My son Jordan was the last child I adopted. He kept me busy all the rest of the years. Jordan was a beautiful child. He was put on Ritalin when he was one year old. When I read about it, on the description by his little photo, in Sunday's paper, I thought that sounded really excessive! But after I adopted him, I understood it completely. His energy level was extremely high, and he had absolutely no patience, no self-control, no self-protection skills. He had been born with Fetal Alcohol Syndrome, and ADHD. He was said to be severely retarded. I didn't know that this last was not the case. Strange as it may sound, there is an enormous difference between global retardation, and brain injury. Jordan was struggling terribly; an alert, loving, intelligent child with an extraordinary level of energy, held captive in a wild body with an incorrigible spirit, trying to survive with extremely severe learning disabilities. Extreme enough so that he cannot read, write, or do the simplest math, even now, in adulthood.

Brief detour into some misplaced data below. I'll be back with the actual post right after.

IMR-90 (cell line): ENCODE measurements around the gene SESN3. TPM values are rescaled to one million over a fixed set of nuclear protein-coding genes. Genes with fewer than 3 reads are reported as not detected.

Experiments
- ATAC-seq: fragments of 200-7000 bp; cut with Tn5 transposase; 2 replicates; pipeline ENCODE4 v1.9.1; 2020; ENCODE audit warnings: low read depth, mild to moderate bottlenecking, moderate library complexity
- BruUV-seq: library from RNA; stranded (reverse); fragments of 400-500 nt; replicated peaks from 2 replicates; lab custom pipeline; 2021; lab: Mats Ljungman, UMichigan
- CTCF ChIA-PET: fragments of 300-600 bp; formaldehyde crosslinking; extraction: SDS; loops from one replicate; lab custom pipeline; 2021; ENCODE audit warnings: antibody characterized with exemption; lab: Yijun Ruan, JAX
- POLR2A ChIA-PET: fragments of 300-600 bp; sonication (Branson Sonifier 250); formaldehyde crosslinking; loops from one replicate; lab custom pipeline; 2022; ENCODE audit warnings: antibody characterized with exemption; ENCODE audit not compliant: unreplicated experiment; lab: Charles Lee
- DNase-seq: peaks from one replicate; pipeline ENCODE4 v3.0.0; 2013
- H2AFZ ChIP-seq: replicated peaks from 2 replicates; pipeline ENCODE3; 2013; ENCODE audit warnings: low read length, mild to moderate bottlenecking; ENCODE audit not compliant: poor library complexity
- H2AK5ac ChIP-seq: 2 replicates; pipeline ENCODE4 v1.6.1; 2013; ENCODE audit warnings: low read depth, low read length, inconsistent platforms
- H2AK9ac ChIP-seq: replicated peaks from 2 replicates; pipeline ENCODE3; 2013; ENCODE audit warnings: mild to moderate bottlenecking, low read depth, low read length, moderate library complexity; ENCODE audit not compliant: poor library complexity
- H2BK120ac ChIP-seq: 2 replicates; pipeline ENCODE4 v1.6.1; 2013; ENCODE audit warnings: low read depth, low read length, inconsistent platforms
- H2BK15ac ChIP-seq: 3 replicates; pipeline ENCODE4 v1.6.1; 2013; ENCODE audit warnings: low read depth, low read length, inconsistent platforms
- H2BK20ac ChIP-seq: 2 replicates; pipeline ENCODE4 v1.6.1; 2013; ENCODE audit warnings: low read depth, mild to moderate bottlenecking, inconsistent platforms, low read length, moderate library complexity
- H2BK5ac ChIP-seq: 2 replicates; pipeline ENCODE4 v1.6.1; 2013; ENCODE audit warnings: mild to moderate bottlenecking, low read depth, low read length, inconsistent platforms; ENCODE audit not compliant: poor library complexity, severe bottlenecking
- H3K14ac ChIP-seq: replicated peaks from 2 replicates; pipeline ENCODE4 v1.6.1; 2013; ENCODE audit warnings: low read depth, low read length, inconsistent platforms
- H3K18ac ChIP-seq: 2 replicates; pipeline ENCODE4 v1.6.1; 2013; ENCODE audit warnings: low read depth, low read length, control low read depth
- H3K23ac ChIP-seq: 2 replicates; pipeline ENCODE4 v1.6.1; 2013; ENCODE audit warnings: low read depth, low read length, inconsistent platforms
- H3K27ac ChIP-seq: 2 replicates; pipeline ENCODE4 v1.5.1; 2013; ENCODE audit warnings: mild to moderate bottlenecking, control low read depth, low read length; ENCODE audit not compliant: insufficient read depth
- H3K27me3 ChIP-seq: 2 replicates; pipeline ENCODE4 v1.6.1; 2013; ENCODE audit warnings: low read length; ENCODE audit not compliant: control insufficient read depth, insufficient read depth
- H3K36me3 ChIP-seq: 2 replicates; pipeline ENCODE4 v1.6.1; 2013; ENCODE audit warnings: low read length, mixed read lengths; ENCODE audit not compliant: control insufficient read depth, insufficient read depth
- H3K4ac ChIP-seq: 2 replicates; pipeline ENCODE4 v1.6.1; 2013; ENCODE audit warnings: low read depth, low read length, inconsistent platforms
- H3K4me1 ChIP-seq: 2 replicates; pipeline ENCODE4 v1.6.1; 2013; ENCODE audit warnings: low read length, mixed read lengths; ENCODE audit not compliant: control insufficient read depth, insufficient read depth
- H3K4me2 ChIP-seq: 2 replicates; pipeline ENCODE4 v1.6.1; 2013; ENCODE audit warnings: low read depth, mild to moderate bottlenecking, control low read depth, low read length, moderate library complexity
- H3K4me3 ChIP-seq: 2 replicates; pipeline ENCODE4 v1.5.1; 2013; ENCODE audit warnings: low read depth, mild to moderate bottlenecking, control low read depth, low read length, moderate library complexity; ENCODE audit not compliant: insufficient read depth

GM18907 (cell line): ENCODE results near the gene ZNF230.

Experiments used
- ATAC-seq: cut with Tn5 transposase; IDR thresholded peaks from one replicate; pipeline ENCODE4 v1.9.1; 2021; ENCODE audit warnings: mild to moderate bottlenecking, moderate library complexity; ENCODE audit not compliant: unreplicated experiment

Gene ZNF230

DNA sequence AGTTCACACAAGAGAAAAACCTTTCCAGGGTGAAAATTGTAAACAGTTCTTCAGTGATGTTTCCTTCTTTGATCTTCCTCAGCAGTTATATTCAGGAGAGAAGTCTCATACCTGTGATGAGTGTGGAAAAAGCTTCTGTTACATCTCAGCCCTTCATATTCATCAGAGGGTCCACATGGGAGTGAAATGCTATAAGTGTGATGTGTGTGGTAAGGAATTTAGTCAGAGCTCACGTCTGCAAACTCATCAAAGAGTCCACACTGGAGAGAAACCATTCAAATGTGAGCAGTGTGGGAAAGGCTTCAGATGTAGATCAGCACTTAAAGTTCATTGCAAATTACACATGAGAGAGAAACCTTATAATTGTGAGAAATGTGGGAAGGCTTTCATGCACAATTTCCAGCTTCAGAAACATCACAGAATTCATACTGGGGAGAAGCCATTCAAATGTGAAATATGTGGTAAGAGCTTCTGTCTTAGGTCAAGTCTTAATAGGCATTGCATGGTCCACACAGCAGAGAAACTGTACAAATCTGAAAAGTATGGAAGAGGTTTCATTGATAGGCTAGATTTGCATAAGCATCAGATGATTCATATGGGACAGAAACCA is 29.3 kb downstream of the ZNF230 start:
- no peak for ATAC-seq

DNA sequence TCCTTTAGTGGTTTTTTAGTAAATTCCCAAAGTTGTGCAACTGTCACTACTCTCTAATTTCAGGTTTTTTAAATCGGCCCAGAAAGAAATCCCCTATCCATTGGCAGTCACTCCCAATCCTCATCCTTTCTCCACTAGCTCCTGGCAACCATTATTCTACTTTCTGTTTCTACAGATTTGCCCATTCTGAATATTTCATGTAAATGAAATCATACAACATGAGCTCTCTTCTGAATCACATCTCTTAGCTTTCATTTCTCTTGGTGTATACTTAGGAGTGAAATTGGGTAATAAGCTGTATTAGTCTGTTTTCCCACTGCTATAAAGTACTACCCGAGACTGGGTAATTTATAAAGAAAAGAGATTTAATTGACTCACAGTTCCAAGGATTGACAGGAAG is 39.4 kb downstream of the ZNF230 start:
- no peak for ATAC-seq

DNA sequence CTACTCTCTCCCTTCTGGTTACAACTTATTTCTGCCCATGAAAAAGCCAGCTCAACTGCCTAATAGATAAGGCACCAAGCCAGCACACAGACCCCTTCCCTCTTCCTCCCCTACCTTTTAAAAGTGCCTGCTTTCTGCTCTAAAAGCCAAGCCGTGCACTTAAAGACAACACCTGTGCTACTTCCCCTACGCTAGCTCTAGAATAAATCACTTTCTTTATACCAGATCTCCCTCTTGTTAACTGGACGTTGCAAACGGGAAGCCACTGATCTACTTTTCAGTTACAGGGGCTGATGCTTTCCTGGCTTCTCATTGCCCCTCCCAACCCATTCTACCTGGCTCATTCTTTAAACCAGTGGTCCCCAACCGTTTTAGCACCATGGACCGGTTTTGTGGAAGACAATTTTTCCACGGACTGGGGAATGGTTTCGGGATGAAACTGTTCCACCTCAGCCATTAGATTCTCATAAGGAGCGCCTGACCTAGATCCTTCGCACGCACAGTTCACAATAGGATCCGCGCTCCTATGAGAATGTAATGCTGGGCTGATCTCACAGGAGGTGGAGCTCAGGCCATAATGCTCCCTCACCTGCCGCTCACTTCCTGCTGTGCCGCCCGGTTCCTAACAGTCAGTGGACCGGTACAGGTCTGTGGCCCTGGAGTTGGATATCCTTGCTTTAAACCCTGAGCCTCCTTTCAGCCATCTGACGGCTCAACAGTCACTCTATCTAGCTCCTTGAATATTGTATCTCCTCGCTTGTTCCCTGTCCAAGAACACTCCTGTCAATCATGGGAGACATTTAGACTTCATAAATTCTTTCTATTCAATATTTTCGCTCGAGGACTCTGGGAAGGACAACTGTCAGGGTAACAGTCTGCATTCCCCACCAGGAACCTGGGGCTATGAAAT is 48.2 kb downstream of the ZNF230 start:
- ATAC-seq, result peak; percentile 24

Fetal Alcohol Syndrome is different for every child. It can be so devastating, that the baby dies before birth. It can be light enough so that the child is so close to normal, that they suffer horrible depression, because they know exactly what they are missing. This has been the hardest disability I have dealt with. When I adopted Jordan, he was nearly five years old. He was a furiously angry little boy, whom no one had ever appreciated or loved. He could barely speak, was not potty trained, and yelled "NO!" at everything anyone said to him. He was so very difficult, round the clock, that his foster family was paid $900. per month, for his care! This was unheard of, twenty years ago. I had never heard of anything near such a high payment. I remember thinking that I should have gotten paid that much, when I was Chad's foster mother! Jordan's foster family had so much trouble with him, that they got CPS's approval to have him sleep in a playpen, with a professional fishnet fastened tightly over the top. They were ready for him to leave their home, though, because he had outgrown the playpen. In addition, he was now nearly too strong for the foster mother to overpower. She could not make him mind in any way. She had to physically force him, to wrestle his clothes on and off. He fought her at every turn. The caseworker asked me if I was certain I was strong enough to handle him. I assured her I was. And I was. But much more than physical strength, I needed patience, and new strategies, for a child who was unlike any I had ever known. My old strategies worked pretty well, but I developed new ones as we went. Jordan had the ability to dress himself. I never struggled with him. I didn't believe in entering into any power struggles with a child. I sat him down, and told him I was his mommy now, forever. I told him that he would have to mind me, like all my children did. He could see that all the other children did mind me. He saw that there were always consequences if they didn't. In our family, I said, all the children mind their mother. There were two corners I could choose, to stand a child in. I told him Jordan I would spank if I had to, but that I knew he was smart, and I knew he could mind me. We would try other things first. He looked at me in such interest and astonishment, with surprise and trust shining in his eyes. I told him, one thing at a time, what he must do, in order to get something he wanted. The first thing I taught him, was to dress himself. He had to put his own clothes on, in the morning, in order to get to eat breakfast. I wasn't about to get into a wrestling match with him. That's not my style. No problem. He wanted breakfast. He dressed himself. I put a diaper on him during the day, until he chose to use the toilet. When he had an accident, he changed himself. Soon he was through with accidents during the day. This was never a problem. It worked just fine.